IoT Analytics published a report on how companies should build Internet of Things (IoT) solutions.
Based on analysis from several projects, the report advises a structured framework of five phases and useful examples of analyzed projects.
A great report has just been published by venture capital company Wing about the global panorama of Internet of Things startup companies and adoption by their target consumers.
The report is based on the analysis of 2,000+ deals, the context around the creation and exit activities, and interviews to IoT pioneers.
For years now, one's been talking about the internet of things (IOT) for the built environment. The only problem is that the world of commercial real estate runs on decidedly last-generation technology.
There’s nothing like the equivalent of the ubiquitous home or office Wi-Fi router to connect it all.
Despite all the fuzz behind the dumb devices getting chips and sensors to become smarter gadgets, or the Internet of Things, the Internet of Everything, and so on, the consumer market hasn't really picked up as predicted in several market trends and reports.
In this interview, Sokwoo Rhee, associate director of the Cyber-Physical Systems Program at the National Institute of Standards and Technology, suggests that the value for consumers might be in the services supplied with the whole solution and not just in the devices alone.
According to analyst firm Gartner, the number of internet-connected devices in the home will almost double each year up to 2018, by which time there will be almost 1.1 billion devices.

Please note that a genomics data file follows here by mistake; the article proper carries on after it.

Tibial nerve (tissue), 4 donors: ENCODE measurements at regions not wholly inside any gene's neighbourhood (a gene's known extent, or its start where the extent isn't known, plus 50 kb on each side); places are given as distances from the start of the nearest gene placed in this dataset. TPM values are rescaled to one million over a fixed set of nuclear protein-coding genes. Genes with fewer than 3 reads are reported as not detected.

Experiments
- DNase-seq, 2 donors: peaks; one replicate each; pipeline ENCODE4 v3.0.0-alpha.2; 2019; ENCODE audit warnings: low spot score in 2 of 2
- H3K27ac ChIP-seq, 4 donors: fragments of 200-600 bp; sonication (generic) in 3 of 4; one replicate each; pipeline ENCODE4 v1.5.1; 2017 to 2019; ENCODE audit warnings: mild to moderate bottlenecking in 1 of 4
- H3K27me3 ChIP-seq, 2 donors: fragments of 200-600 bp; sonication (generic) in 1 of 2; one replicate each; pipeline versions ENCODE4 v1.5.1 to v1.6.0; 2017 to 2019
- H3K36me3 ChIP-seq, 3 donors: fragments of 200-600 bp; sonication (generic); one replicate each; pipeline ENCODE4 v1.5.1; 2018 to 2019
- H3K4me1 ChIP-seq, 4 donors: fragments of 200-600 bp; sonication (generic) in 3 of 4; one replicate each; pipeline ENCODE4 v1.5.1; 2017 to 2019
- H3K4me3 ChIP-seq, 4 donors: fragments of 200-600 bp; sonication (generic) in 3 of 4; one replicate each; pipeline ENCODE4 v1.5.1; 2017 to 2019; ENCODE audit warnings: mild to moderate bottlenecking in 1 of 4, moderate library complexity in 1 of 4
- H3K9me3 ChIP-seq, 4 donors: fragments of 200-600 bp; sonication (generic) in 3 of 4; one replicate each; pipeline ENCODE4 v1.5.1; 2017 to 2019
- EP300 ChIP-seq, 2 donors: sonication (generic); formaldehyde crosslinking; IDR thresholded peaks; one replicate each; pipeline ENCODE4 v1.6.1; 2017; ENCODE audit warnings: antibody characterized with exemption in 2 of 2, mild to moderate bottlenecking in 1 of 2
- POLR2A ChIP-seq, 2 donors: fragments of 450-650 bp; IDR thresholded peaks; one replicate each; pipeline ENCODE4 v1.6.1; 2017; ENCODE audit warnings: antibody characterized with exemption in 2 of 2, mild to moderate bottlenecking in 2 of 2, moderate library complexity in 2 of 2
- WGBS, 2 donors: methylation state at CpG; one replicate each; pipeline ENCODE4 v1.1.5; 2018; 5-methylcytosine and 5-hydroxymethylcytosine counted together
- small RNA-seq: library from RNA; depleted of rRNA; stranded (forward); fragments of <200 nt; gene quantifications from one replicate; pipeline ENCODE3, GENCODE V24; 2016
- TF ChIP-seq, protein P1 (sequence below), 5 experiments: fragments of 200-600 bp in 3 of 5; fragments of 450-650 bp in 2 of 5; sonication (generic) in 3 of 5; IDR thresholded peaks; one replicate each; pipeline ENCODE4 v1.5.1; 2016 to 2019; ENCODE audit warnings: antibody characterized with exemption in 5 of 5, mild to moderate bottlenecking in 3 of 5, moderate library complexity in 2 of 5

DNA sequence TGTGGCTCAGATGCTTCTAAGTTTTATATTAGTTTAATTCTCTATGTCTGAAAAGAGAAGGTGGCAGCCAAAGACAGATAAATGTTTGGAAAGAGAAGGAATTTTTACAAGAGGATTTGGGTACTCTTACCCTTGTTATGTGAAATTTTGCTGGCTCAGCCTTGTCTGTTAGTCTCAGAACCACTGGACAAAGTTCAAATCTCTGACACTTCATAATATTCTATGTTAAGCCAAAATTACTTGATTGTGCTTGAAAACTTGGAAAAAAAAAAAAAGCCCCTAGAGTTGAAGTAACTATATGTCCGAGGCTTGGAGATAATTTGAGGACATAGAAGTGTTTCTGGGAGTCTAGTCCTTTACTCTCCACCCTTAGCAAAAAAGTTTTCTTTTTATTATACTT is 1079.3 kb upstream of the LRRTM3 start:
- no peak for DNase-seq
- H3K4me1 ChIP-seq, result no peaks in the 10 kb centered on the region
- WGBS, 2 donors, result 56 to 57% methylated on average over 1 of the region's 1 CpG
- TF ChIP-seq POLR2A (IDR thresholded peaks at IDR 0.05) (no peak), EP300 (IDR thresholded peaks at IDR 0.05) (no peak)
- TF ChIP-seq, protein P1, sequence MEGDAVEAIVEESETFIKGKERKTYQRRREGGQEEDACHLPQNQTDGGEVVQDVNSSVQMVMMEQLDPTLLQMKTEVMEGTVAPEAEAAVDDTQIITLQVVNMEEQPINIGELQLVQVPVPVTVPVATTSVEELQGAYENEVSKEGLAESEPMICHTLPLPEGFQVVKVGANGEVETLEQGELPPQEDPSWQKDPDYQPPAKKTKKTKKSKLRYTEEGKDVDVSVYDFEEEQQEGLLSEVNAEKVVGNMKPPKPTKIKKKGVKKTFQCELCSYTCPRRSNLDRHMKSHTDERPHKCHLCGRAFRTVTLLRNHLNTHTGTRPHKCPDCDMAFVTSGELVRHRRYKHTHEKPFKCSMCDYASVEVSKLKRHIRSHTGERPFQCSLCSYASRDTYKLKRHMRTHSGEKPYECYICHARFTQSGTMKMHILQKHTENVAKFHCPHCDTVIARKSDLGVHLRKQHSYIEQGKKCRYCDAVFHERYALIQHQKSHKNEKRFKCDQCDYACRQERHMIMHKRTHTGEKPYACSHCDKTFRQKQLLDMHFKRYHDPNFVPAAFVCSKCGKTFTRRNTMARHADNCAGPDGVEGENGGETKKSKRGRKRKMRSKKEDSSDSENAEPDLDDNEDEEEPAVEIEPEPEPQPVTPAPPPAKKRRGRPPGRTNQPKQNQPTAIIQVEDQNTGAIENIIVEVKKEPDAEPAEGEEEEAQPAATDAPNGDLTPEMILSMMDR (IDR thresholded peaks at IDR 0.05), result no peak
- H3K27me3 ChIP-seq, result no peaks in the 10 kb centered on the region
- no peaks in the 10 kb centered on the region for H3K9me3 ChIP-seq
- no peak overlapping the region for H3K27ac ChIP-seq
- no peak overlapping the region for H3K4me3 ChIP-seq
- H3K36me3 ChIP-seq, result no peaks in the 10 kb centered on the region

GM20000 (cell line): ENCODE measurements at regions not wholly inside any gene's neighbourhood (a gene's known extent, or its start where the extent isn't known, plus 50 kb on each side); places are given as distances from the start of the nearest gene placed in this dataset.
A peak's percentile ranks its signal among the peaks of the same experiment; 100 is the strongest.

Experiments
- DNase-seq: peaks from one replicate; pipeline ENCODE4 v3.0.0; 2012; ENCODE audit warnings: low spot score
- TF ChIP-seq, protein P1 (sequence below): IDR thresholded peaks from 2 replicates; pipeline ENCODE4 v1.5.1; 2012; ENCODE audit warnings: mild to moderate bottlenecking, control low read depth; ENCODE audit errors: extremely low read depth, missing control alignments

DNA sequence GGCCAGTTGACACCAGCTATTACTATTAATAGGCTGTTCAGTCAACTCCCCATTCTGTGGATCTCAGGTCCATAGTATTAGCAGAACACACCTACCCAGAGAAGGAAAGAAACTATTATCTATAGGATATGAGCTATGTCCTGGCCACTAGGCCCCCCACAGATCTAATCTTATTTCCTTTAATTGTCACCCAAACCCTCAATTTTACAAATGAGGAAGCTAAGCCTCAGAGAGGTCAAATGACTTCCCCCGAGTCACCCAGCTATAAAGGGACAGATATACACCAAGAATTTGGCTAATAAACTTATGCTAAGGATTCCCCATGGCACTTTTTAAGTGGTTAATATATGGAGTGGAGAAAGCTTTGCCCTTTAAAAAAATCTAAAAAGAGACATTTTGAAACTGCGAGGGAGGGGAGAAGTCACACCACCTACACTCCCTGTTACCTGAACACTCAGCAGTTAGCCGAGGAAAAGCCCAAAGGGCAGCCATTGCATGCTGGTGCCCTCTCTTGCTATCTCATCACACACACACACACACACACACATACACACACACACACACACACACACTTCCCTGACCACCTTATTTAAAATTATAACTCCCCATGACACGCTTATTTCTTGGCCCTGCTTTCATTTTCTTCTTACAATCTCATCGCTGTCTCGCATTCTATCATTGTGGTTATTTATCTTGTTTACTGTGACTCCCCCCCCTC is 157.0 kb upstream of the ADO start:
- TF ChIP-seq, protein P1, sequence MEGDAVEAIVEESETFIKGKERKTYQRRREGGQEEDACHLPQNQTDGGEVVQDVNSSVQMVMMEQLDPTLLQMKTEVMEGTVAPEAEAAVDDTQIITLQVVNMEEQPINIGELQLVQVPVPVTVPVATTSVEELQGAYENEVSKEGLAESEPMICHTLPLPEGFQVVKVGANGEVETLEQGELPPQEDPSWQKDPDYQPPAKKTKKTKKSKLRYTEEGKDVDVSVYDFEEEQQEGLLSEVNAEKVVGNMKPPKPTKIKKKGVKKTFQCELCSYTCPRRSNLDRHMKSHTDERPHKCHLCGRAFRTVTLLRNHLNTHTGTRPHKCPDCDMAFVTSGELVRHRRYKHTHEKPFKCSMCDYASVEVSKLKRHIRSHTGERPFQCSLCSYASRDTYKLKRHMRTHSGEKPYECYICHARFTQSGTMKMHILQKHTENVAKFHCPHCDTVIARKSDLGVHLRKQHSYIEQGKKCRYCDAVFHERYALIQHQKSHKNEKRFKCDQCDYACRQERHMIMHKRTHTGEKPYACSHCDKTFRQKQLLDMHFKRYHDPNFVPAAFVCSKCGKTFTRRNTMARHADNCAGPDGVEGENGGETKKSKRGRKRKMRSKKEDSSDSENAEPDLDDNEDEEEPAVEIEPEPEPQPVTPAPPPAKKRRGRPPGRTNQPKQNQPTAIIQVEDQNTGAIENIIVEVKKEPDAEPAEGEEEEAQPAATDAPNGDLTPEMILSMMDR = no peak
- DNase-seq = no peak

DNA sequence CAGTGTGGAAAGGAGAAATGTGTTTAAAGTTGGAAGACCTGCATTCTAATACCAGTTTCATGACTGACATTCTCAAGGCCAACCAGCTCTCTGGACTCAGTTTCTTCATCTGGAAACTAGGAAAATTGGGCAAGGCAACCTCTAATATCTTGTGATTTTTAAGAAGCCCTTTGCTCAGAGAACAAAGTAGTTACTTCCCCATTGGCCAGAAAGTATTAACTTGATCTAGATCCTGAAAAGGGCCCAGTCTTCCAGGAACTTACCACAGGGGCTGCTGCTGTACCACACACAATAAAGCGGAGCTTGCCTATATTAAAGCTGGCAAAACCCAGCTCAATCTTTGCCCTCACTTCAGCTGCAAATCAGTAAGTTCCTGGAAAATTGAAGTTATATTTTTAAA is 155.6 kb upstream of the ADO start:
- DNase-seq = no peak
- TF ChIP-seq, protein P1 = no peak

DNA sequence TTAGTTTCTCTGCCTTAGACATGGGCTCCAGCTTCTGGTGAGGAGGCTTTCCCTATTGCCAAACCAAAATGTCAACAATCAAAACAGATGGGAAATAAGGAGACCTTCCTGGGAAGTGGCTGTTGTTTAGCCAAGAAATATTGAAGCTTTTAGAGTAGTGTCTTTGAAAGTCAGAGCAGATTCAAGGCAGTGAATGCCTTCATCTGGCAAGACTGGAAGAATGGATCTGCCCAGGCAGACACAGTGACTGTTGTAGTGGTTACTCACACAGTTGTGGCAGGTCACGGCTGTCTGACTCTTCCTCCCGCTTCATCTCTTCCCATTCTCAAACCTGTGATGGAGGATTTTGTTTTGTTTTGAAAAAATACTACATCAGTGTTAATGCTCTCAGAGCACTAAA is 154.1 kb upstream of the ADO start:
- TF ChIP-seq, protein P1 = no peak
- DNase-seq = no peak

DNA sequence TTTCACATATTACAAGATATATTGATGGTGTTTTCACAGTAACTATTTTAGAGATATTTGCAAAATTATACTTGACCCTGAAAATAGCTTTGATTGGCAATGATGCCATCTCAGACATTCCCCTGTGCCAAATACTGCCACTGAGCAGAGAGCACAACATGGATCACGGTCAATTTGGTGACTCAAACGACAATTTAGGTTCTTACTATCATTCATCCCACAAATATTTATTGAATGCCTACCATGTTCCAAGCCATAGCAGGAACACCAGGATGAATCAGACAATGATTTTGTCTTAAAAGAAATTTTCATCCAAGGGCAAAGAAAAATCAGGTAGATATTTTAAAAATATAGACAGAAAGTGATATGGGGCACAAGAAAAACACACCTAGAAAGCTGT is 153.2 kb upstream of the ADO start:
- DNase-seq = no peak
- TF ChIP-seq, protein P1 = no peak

There is a huge opportunity for utilities to ride this IoT wave and deliver smart home technology and services to consumers.
While smart home technology has evolved rapidly over the past few years, there are still too many barriers to its wide-scale adoption, especially to interoperability and integration among different suppliers. This represents one of the opportunities for service providers and utilities: to provide a single hub and app, linking disparate connected home technologies together.
Sensor applications of all conceivable types will drive the expansion of the IoT. The application fields range from production machines to healthcare and from cars to smart homes. The Trillion Sensor Summit offered a snapshot of an exploding universe. Between 2007 and 2014, this market has grown from $2 billion to $13 billion annually. At the same time, the complexity of these sensors exploded from 1000 to 1 million transistors per sensor. And this expansion wont stop by no means in the overseeable future.
One of the biggest hurdles to unlocking the seamless, connected home is getting all of the stuff to communicate with all of the stuff. Simple, right? Until now, that has been solved by home automation platforms that run on closed systems in which security and cable companies can carefully construct the user experience.
But consumers will eventually want -- or demand -- more open systems in which they can customize the hardware they want to integrate over the same network. To move closer to this reality, a new industry group is aiming to bring multiple devices onto a single platform. Google’s Nest Labs, Samsung and others announced a new mesh networking protocol that could potentially achieve more success in opening up the home than have other efforts thus far.
The standard, called Thread, was launched by the Thread Group. It also includes founding members Freescale, ARM, Big Ass Fans, Silicon Labs and Yale Security.